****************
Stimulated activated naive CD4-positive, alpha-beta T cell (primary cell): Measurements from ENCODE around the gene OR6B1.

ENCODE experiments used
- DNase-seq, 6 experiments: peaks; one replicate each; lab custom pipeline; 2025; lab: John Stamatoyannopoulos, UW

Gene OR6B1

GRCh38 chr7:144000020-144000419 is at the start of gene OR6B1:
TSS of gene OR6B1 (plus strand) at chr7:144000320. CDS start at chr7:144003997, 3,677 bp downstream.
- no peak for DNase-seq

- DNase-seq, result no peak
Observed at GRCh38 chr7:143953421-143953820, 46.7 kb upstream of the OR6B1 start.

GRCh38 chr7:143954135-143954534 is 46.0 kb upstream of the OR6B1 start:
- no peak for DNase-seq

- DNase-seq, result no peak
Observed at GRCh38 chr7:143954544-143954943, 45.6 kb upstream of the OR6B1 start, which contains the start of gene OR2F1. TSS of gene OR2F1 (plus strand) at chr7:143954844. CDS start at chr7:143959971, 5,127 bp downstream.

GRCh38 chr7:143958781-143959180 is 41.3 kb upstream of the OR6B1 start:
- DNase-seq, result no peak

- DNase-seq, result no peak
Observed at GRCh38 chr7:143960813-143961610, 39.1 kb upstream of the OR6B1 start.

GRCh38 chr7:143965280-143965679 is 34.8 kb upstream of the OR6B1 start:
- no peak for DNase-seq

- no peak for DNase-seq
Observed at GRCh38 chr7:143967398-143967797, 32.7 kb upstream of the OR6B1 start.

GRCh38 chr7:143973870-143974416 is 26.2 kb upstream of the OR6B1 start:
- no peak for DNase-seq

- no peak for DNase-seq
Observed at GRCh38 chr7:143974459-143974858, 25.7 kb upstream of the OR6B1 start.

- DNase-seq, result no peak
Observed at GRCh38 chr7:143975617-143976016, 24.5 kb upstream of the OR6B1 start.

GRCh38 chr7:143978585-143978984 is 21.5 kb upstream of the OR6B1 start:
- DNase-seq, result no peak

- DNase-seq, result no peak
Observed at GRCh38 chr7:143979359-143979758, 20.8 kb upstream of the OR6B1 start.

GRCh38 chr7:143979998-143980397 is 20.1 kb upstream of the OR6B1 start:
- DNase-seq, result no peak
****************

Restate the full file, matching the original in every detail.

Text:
Stimulated activated naive CD4-positive, alpha-beta T cell (primary cell): Measurements from ENCODE around the gene OR6B1.

ENCODE experiments used
- DNase-seq, 6 experiments: peaks; one replicate each; lab custom pipeline; 2025; lab: John Stamatoyannopoulos, UW

Gene OR6B1

GRCh38 chr7:144000020-144000419 is at the start of gene OR6B1:
TSS of gene OR6B1 (plus strand) at chr7:144000320. CDS start at chr7:144003997, 3,677 bp downstream.
- no peak for DNase-seq

- DNase-seq, result no peak
Observed at GRCh38 chr7:143953421-143953820, 46.7 kb upstream of the OR6B1 start.

GRCh38 chr7:143954135-143954534 is 46.0 kb upstream of the OR6B1 start:
- no peak for DNase-seq

- DNase-seq, result no peak
Observed at GRCh38 chr7:143954544-143954943, 45.6 kb upstream of the OR6B1 start, which contains the start of gene OR2F1. TSS of gene OR2F1 (plus strand) at chr7:143954844. CDS start at chr7:143959971, 5,127 bp downstream.

GRCh38 chr7:143958781-143959180 is 41.3 kb upstream of the OR6B1 start:
- DNase-seq, result no peak

- DNase-seq, result no peak
Observed at GRCh38 chr7:143960813-143961610, 39.1 kb upstream of the OR6B1 start.

GRCh38 chr7:143965280-143965679 is 34.8 kb upstream of the OR6B1 start:
- no peak for DNase-seq

- no peak for DNase-seq
Observed at GRCh38 chr7:143967398-143967797, 32.7 kb upstream of the OR6B1 start.

GRCh38 chr7:143973870-143974416 is 26.2 kb upstream of the OR6B1 start:
- no peak for DNase-seq

- no peak for DNase-seq
Observed at GRCh38 chr7:143974459-143974858, 25.7 kb upstream of the OR6B1 start.

- DNase-seq, result no peak
Observed at GRCh38 chr7:143975617-143976016, 24.5 kb upstream of the OR6B1 start.

GRCh38 chr7:143978585-143978984 is 21.5 kb upstream of the OR6B1 start:
- DNase-seq, result no peak

- DNase-seq, result no peak
Observed at GRCh38 chr7:143979359-143979758, 20.8 kb upstream of the OR6B1 start.

GRCh38 chr7:143979998-143980397 is 20.1 kb upstream of the OR6B1 start:
- DNase-seq, result no peak